We need more pharmacists in the general practice team

Rena AminBy Rena Amin, Joint Associate Director Medicine Management, NHS Greenwich CCG

Having a pharmacist working as part of the team in a GP practice isn’t a brand new idea – I’ve been doing it for the last ten years. I have colleagues doing the same in pockets around the country but I hope it won’t be long before it’s seen as the norm.

People might be sceptical about seeing a pharmacist in a GP surgery. Why do we need pharmacists in GP practices? What would they do? And how would they benefit the patient?

This isn’t about opening a pharmacy within a practice.  It’s about using the expertise a pharmacist has in medicines to help patients get the most benefit from their medicines.

It’s becoming more common to wait for up to a week for a GP appointment. Rising demand from patients, partly caused by an increasingly elderly population with complex health needs, a reduction in students training as GPs, a shortfall in funding and plans for seven day working means general practice is in crisis.

Bring in a pharmacist and pressure can be relieved, while at the same time continuing to deliver high quality patient care- something which should always be our main priority.

Pharmacists are fully qualified for the job.  We train as clinicians for five years – one year less than a doctor, one year more than a nurse – and can step in and make a real difference to the care patients receive and the workload of our GP colleagues.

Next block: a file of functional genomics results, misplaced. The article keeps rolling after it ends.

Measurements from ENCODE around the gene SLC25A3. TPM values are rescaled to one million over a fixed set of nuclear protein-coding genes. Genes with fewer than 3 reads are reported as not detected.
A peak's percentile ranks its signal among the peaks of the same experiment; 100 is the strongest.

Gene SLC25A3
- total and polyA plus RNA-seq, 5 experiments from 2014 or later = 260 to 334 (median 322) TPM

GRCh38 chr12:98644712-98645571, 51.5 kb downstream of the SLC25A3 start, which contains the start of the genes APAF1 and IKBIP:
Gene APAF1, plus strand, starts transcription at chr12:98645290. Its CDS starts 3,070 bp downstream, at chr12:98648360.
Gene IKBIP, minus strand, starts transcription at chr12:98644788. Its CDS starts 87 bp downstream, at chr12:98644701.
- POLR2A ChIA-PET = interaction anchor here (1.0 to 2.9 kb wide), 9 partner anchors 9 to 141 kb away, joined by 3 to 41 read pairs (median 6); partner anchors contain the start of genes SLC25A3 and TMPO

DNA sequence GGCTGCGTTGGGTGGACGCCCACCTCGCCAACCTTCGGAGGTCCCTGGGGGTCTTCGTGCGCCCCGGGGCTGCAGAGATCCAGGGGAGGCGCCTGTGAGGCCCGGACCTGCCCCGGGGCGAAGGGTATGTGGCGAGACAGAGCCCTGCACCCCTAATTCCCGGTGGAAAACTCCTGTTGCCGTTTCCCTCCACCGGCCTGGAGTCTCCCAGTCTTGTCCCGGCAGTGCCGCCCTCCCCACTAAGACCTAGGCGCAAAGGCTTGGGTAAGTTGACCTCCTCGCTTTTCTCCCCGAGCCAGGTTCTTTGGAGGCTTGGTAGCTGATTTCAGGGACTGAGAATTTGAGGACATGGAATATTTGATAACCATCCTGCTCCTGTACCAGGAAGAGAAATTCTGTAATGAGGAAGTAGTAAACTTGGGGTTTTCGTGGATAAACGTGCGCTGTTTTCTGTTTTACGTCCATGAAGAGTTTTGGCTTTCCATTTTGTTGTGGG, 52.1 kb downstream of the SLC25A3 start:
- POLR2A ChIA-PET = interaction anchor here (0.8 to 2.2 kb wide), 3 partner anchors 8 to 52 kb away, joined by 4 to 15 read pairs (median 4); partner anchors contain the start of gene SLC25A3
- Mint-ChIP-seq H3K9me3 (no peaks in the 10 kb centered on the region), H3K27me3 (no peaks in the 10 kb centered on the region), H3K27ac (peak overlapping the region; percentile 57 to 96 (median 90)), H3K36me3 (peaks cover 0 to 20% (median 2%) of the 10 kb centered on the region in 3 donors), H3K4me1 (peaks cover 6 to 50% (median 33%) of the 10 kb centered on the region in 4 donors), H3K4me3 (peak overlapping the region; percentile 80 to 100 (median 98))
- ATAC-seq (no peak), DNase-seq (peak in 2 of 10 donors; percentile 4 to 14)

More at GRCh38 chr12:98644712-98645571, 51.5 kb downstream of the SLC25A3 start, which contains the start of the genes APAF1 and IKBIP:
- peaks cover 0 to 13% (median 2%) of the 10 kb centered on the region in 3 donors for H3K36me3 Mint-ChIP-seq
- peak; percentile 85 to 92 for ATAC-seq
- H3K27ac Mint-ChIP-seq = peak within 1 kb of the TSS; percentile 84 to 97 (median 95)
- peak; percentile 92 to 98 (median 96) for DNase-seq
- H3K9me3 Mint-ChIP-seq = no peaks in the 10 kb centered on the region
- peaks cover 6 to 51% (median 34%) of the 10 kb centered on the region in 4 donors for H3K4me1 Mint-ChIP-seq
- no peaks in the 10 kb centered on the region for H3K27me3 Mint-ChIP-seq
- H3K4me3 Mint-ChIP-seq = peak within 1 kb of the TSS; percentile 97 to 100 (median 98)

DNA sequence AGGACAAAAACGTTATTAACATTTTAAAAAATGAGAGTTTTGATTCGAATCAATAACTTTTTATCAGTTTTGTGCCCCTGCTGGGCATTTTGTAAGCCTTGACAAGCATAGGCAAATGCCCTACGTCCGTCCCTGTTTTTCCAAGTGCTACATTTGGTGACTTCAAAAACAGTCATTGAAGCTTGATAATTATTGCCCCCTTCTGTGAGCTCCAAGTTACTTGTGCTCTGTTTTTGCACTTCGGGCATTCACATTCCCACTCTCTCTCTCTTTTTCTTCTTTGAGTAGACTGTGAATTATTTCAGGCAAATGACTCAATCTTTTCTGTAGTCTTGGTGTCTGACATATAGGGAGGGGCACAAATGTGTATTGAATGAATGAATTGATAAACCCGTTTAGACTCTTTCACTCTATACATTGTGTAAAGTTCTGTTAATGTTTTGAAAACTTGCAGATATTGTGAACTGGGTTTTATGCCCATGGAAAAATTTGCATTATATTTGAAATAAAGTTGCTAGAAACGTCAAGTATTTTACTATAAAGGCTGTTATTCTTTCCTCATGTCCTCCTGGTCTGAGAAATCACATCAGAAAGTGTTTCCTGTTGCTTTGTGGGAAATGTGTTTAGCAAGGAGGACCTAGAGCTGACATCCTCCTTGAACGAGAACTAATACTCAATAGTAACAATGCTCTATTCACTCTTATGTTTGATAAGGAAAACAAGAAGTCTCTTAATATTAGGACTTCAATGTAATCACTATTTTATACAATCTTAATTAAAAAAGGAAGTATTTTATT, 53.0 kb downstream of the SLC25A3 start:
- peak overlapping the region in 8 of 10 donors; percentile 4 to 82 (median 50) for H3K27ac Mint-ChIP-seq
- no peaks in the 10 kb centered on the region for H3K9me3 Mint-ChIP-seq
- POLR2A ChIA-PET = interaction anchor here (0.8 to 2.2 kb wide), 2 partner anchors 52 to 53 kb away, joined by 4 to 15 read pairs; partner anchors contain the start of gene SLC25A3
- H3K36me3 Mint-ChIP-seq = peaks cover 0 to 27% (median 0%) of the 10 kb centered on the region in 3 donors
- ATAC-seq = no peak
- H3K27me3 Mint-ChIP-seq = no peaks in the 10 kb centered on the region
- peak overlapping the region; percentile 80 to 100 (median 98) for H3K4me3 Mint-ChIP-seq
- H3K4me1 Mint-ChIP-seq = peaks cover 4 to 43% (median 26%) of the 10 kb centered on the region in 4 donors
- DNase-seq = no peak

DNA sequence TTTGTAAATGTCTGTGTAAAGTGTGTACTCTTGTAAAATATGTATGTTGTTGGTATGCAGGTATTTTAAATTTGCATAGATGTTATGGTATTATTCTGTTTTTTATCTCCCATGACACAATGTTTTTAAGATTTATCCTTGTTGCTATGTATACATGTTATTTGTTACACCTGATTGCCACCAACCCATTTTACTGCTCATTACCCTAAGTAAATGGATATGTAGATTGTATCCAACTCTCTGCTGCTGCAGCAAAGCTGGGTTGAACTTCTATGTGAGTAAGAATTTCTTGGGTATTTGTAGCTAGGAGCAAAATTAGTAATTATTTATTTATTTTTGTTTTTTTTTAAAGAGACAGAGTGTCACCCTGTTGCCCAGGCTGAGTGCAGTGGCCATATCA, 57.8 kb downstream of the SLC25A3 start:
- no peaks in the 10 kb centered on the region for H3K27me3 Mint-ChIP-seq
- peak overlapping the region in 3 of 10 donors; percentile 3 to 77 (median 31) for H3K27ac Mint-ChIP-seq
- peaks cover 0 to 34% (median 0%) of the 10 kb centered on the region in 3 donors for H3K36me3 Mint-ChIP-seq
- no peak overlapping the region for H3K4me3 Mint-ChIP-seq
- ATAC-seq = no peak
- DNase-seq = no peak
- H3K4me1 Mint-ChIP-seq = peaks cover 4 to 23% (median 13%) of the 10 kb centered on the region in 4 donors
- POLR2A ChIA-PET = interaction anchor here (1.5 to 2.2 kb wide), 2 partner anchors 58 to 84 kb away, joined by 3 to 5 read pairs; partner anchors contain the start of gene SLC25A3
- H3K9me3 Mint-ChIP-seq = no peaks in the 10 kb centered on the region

I manage patients with complex needs which removes a significant workload from our GPs in the practice. People with long term conditions, such as asthma or diabetes, particularly benefit from having a pharmacist to help them navigate the conflicting and confusing information they sometimes receive about their treatment as they move between hospital and community care.

I also liaise with hospitals, community pharmacists and community nursing teams to ensure seamless care for patients. Providing more integrated care gives me huge satisfaction and my patients are happy too.

For the practice itself, pharmacists can advise colleagues how to resolve problems with medicines, especially the high risk ones, sort out prescriptions from hospital and train our clinical and non-clinical colleagues in the practice.

Our practice has one of the lowest A&E attendances in the area, further demonstrating that our patients with long term conditions are keeping well thanks to our help, their own efforts and care they receive from the whole team.

It’s time for change on a larger scale.  Patients deserve the best care wherever they live and pharmacists, working with the general practice team, can provide it.